Learning how to learn Morse Code – My experiences with CWops Level 1,2,3

How quickly can I learn CW and when will I know I’m there?

That is an ever-present thought of mine that would not go away even after a year of taking CWops Level 1, 2 and 3. Truth is I did learn a lot about CW and I feel more confident regardless of my speed. More importantly, I learned how to learn Morse Code, and that is the most valuable lesson I found for myself in this journey. it’s like playing an instrument; there can be no end of practice along the way until you master it and that may take years, and then you feel the desire to continue improving.

Bruce Pea interviewed me on his DitDit.Fm show and asked why I took all CWops course one after the other. I made it clear during the interview that I did not start out with the intention of racing through the classes. That never occurred to me until he asked me why I did it. I simply decided I would dedicate my spare time, such as it was, to focus solely on CW and my original plan was to complete CWOps 1. I had very little experience as a Ham operator and knew absolutely nothing about Morse code.

After CWops 1 I was told the classes fill up so I signed up for CWops 2 thinking I would not have the time or guts to move on. I could just cancel.  I had a two-month break over the summer, so I just kept at my practice as time permitted. Luckily at the time, I was in between work projects, so I just rolled into CWop3 with some trepidation. I still have a lot to learn with regards to headcopy. Just going through the courses was more about walking through a valley of fear for me.  I moved forward with intrigue for learning the code and the process of learning something entirely different in my life. I like communicating with people and connecting with people around the world with code fascinated me.

Unlike the vast majority of the people I met during the CWOp classes, I had not been on the air with my CW paddles to try and complete a QSO. I made a few weak attempts, but I was too worried about flubbing up. Also, I was confused by the protocol to initialize and respond to CW. Who calls first, what do I say, what do all those abbreviations mean, what if I make a mistake?

So I continued to practice, but I wasn’t even sure how best to approach it. I used LCWO.net and various iPhone apps all of which seemed to help with my recognition of speed of single letters and the numbers. But man I would get bored with those after a while. I did a lot stopping and starting and thrashing around with my process of learning.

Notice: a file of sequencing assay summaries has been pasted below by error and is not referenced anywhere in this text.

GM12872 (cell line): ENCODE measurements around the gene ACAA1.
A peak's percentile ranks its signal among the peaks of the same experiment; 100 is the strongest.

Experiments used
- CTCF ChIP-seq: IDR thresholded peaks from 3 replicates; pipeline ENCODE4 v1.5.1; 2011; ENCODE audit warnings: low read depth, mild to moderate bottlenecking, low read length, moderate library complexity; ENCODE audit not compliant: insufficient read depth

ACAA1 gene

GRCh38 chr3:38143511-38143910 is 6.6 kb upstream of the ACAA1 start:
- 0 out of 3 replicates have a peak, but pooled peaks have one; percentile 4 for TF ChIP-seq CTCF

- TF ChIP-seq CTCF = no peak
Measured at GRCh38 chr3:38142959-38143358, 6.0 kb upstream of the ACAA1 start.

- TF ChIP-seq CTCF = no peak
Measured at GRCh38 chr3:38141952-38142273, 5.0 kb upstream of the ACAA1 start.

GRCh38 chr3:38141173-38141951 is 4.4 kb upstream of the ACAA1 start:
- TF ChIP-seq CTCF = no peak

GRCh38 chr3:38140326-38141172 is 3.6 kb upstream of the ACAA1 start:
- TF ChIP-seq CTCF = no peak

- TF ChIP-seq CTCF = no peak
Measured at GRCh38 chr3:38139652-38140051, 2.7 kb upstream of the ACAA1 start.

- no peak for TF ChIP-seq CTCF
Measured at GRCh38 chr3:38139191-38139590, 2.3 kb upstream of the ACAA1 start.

Let me step back and set the stage here for you regarding my entry into learning process and motivations. I’m a newbie to amateur radio, and I’m in my early 60’s. I have a degree in electrical engineering, and like most, I’m a gadget guy. I’ve also produced some 1300 podcasts and done quite a bit of video editing and production. I did not know a single person that into radios much less CW. Like many people, I think I assumed the hobby was dead. Goodness was I wrong about that.

After I earned my Technician license in 2016, I found Oak Hill Amateur Radio Club – N50AK.org. Those guys changed my world and swooped in to help me solve what I call the 101 problem set. Meaning I did not know which end was up with my radio or antenna from a practical perspective. I had more questions than answers. Their generosity in spirit and patience got me on the air on HF SSB and VHF/UHF SSB bands. So a big shout out to them. I admire their progressive use of SLACK as a club communication tool to keep the community members informed and most of all their friendship.

Thanks to the N5OAK members urging I went ahead and took the General and Extra in 2016. It was a strange feeling completing those without having much on-air experience. I soon realized those licenses were a doorway to a world amazing people and fun gear. That was a gift and motivation to dig in. Of course, once you get into the amateur radio, you realize there are possibly a 100 other hobbies to explore. I found myself trying to do too much given the limited time I had in the evenings.

For some reason which I don’t think I’ll ever really fully understand, I found myself listening to Morse code transmission on the HF bands. I felt transfixed at times wondering what it all meant. I began a journey of reading articles and listening to every CW-oriented podcast I could I could find. After some personal wrestling with my time priorities at home, I pulled away from nearly all SSB operation and even took the Yaesu VHF/UHF radio out of the car. I decided to focus solely on learning Morse code and get to a point where I felt I understood how to communicate with it. I had to focus.